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How do I Make an Application to Court?

By: Thomas Muller - Updated: 29 Dec 2012 | comments*Discuss
 
Solicitor Dispute Fees Remuneration

Q.

I have a dispute with my solicitors over my legal fees invoices. Apparently I can make an application to court to have the costs assessed.

How do you go about it without incurring extra costs of appointing another solicitor?
(Mr Martin Bright, 20 October 2008)

A.

If you are unable to resolve the dispute with your solicitor directly or with a member of the firm responsible for complaints then yes, you can have your invoice assessed by the courts to see whether it is fair.

However, as a court assessment is a complex procedure that will require detailed legal advice before an application is made, it is strongly advised that you think carefully before pursuing this path. By submitting the dispute to the courts you will not only be expected to pay solicitor fees, but also costs for the application itself.

Fortunately there is an easier and cost-free alternative available in resolving legal fee disputes. You can ask your solicitor to apply to the Legal Complaints Service (LCS) for a Remuneration Certificate. You should have been informed about this option when you received the invoice. If you did then you have a month from the date of receipt to apply for the certificate but if your solicitor failed to inform you then you are allotted three months in total.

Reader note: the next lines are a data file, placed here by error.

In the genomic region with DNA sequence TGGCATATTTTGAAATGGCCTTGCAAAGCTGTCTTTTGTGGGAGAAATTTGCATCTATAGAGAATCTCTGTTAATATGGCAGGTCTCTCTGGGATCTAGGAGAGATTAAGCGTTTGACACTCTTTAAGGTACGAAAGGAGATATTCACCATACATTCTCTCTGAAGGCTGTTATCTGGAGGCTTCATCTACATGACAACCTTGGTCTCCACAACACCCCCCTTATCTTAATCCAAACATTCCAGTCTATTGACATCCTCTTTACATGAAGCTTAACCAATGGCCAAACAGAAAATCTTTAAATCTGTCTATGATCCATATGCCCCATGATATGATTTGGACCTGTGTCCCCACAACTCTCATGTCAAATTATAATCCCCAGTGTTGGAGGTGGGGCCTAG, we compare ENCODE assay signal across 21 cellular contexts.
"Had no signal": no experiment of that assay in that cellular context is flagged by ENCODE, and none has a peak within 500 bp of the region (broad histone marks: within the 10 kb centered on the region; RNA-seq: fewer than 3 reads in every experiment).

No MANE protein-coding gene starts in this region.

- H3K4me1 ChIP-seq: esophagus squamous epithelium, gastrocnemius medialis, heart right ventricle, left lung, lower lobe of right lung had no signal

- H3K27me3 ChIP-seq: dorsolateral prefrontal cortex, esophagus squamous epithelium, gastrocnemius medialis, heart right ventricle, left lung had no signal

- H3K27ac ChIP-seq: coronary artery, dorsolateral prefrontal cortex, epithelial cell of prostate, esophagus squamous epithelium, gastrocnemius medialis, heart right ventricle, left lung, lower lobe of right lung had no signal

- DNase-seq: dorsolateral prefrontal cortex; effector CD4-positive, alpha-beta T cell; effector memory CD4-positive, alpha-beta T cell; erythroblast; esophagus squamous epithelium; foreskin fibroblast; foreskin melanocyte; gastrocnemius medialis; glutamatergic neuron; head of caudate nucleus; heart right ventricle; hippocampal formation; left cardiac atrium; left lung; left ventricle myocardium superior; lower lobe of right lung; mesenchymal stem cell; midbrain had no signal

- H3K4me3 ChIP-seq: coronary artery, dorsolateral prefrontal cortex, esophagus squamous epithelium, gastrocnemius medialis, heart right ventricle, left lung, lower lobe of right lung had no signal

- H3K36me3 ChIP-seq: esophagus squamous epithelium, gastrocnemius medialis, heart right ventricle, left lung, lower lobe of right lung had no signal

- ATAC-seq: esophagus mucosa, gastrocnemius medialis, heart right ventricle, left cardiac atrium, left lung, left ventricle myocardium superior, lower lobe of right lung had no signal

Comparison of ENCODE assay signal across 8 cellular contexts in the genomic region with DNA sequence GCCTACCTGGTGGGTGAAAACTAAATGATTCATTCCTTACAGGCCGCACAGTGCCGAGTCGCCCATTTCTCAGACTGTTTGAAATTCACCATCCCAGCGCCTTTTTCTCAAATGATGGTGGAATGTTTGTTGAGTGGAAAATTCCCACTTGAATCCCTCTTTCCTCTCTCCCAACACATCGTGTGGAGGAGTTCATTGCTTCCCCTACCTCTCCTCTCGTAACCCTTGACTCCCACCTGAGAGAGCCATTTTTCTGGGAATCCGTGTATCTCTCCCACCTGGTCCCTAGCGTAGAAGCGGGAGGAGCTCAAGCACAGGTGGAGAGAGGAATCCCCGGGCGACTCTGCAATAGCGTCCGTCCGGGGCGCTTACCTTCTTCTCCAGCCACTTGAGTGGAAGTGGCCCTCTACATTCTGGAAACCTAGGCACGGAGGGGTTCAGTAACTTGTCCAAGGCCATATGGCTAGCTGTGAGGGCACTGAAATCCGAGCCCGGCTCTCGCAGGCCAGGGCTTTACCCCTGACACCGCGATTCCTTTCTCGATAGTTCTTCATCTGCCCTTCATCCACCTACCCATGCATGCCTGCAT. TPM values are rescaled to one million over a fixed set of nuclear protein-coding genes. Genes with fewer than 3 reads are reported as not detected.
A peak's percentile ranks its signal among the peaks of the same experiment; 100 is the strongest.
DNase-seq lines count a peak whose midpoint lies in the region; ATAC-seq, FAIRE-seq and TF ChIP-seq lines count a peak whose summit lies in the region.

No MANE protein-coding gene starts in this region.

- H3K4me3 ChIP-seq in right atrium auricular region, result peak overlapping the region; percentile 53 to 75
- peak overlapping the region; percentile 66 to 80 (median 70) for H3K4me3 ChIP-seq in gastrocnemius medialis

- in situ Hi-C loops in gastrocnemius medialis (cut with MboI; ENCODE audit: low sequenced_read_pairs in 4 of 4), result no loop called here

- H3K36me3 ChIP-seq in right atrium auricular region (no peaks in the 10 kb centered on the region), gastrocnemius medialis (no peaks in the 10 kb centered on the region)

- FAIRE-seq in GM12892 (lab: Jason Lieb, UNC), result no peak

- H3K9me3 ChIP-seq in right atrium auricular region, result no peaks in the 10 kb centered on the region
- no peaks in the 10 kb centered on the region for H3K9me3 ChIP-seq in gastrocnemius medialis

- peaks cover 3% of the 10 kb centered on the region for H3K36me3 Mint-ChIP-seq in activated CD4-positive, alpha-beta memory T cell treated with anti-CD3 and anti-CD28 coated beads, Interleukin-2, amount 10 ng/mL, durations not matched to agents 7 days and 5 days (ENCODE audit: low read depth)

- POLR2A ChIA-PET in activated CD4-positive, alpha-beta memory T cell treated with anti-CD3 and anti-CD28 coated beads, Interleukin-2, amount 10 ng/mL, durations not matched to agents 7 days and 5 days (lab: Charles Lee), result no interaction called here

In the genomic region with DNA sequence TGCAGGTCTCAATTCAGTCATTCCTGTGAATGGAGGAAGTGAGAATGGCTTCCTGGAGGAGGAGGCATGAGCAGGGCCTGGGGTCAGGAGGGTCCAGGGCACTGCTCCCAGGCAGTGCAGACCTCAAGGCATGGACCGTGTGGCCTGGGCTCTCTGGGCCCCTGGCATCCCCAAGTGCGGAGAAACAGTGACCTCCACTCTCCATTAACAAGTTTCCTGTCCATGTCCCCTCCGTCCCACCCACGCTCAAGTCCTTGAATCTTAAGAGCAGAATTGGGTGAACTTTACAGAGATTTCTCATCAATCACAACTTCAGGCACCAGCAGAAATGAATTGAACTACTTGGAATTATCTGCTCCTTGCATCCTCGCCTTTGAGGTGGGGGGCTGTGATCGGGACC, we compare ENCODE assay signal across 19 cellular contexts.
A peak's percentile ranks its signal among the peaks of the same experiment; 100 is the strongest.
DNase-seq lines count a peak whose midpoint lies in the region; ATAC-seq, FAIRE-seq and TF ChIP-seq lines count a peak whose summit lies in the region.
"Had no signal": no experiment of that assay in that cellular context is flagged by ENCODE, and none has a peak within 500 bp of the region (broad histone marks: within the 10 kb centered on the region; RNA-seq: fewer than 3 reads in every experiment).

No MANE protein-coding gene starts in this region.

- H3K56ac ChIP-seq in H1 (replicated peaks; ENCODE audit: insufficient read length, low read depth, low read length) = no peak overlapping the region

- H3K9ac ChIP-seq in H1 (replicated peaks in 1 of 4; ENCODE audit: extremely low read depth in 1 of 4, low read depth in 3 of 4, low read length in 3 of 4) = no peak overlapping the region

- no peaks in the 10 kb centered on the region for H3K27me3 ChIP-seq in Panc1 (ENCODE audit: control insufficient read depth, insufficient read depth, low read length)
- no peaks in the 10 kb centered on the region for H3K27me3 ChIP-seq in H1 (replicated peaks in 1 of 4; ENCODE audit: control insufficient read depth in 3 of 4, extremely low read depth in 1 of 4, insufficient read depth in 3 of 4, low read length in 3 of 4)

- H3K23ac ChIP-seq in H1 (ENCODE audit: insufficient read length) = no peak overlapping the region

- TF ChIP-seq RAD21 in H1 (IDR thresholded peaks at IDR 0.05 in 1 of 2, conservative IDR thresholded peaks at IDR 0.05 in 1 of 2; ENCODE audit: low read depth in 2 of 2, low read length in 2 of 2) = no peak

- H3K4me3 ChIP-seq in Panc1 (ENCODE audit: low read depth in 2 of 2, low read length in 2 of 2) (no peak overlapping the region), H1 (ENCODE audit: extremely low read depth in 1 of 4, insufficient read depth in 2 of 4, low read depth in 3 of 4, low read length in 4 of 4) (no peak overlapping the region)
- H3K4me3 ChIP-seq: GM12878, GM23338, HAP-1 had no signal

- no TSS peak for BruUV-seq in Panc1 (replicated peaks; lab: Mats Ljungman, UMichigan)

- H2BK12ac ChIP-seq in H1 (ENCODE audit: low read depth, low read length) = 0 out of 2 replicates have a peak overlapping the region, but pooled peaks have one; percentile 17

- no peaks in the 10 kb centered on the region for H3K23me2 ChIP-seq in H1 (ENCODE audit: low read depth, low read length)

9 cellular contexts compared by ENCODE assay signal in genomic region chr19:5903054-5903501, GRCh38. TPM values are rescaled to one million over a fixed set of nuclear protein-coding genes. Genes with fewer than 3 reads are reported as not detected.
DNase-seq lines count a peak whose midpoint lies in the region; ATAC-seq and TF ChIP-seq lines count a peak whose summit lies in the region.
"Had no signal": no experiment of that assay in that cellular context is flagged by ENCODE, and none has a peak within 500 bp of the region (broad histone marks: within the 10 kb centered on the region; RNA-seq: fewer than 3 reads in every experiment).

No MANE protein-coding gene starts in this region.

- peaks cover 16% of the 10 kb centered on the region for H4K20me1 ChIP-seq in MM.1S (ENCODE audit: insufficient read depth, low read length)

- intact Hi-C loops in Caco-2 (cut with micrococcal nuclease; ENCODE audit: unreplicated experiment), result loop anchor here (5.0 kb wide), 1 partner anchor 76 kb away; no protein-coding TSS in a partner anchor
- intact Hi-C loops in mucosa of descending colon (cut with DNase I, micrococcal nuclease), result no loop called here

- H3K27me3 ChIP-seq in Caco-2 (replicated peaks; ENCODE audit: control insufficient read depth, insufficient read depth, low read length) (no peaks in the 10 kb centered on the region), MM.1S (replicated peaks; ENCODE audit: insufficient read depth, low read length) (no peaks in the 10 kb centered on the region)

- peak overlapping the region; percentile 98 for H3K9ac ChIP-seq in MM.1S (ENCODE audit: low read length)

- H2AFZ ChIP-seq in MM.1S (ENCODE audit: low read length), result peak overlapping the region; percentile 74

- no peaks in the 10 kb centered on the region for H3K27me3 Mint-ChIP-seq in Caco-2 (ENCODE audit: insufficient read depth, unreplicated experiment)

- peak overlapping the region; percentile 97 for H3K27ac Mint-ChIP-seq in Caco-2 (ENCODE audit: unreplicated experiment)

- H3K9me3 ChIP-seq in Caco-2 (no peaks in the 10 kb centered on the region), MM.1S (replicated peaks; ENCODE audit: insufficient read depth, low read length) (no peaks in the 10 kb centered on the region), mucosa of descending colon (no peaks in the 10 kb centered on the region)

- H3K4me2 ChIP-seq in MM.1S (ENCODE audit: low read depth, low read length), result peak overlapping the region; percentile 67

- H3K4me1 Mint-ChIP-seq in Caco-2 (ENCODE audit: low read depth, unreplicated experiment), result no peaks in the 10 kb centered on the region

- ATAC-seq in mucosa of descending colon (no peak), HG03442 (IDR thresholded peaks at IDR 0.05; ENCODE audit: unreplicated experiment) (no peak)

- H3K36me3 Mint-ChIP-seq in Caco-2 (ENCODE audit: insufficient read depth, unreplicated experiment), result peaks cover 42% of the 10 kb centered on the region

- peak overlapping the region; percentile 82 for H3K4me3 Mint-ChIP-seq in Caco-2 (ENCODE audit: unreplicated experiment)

Once the application is made, the LCS will independently assess the work that was undertaken by your solicitor and calculate a fair invoice amount. Before issuing the final Remuneration Certificate, the LCS will inform you and your solicitor of their findings and give you chance to comment.

As a result of the review the LCS can reduce the invoice amount or leave it the same, but they cannot increase it. So by submitting to such an assessment there should be no worry that you will ultimately end up even worse off. As the Remuneration Certificate is free, the only extra costs you may be liable to pay would be if the LCS found the invoice to be fair and your solicitor charged you interest from not having paid it promptly.

As an extra word of advice it is important that you document everything relating to the case. Letters and emails, detailed records of all the actions you have undertaken in attempting to sort out the problem - such as telephone times and dates – could all prove vital if the case doesn’t reach a straightforward conclusion.

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